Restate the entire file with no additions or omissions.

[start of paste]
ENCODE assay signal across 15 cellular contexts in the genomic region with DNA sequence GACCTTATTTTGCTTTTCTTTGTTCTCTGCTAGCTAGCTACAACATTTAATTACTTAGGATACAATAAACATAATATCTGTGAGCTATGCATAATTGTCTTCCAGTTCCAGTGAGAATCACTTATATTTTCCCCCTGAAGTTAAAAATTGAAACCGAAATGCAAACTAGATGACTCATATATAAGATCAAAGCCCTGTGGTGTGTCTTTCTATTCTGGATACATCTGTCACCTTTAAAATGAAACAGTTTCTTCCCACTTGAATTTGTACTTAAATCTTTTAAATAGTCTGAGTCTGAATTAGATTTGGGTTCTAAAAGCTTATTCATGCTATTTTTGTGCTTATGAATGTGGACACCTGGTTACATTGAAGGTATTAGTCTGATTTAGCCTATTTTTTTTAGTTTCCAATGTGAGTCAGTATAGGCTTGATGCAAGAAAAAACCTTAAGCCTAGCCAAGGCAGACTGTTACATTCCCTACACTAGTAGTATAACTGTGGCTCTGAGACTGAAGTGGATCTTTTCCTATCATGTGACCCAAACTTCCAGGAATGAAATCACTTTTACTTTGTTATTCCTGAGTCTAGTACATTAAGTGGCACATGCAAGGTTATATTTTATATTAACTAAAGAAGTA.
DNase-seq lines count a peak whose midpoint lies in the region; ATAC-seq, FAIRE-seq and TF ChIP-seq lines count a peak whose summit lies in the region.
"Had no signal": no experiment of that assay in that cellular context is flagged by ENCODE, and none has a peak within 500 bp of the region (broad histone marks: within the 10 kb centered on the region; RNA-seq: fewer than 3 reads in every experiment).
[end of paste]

ENCODE assay signal across 15 cellular contexts in the genomic region with DNA sequence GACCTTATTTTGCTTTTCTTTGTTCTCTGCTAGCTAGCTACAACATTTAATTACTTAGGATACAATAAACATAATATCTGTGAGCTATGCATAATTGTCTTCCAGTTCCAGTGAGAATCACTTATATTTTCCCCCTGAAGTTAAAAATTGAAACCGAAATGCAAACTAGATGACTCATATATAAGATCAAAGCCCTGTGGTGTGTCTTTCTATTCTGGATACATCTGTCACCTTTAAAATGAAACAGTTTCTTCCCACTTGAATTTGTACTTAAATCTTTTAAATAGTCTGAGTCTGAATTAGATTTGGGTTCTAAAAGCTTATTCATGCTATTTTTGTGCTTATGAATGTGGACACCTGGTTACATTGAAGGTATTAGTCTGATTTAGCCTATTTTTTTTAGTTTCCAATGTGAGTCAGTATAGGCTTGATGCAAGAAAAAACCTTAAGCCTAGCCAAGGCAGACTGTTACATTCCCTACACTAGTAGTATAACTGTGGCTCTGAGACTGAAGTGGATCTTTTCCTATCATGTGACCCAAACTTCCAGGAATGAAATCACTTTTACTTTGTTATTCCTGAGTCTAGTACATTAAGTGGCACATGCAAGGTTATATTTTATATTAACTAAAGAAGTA.
DNase-seq lines count a peak whose midpoint lies in the region; ATAC-seq, FAIRE-seq and TF ChIP-seq lines count a peak whose summit lies in the region.
"Had no signal": no experiment of that assay in that cellular context is flagged by ENCODE, and none has a peak within 500 bp of the region (broad histone marks: within the 10 kb centered on the region; RNA-seq: fewer than 3 reads in every experiment).